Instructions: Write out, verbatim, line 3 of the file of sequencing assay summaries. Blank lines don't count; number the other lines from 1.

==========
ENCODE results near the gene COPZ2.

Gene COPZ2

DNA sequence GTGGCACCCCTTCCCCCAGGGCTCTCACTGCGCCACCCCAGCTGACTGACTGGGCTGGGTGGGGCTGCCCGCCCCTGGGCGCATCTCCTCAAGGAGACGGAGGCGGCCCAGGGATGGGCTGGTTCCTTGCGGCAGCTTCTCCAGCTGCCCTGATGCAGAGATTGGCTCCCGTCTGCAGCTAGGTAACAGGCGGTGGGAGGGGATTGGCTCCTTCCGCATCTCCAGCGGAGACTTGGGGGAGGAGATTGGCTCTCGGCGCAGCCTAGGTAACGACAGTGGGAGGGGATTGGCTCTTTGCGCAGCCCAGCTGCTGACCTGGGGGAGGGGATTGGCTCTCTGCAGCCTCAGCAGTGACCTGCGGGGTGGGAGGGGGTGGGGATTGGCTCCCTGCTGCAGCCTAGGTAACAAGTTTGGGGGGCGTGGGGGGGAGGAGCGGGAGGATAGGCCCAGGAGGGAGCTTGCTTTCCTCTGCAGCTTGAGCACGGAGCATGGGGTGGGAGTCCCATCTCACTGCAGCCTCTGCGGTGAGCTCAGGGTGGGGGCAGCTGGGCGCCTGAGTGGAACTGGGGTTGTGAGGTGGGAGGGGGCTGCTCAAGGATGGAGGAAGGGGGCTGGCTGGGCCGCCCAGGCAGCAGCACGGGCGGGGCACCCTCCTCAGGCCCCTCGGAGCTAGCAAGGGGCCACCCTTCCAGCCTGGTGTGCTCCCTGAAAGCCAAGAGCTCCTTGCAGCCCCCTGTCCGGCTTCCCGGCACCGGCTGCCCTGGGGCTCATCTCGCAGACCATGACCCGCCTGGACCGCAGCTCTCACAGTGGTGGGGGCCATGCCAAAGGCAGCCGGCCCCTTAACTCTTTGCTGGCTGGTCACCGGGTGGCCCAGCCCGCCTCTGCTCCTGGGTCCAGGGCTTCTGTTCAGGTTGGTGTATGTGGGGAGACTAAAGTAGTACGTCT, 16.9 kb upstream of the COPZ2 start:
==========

DNA sequence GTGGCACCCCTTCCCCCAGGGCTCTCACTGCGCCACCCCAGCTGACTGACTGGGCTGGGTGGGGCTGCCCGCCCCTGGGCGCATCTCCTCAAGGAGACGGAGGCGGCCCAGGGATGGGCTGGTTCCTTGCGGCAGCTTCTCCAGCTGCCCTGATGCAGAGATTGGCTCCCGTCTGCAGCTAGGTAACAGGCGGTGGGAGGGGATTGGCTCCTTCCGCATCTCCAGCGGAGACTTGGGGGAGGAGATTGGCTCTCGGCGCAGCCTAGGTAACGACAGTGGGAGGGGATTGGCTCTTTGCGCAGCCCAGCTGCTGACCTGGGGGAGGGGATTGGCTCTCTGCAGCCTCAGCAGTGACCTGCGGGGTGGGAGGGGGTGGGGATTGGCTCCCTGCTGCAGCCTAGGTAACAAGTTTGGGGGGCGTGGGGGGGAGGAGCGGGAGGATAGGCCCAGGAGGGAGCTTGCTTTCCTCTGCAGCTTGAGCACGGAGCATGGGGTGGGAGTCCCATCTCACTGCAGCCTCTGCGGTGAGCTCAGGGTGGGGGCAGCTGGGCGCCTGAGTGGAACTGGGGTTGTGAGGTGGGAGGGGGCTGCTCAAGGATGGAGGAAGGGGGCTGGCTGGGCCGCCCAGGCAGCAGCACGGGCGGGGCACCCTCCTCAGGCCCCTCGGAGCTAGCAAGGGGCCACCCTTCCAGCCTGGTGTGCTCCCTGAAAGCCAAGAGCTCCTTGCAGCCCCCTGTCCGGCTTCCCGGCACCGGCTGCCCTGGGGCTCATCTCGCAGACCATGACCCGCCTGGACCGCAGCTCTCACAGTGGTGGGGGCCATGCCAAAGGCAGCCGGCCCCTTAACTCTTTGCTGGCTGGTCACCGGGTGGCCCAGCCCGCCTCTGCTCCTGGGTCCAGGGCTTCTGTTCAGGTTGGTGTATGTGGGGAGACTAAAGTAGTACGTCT, 16.9 kb upstream of the COPZ2 start: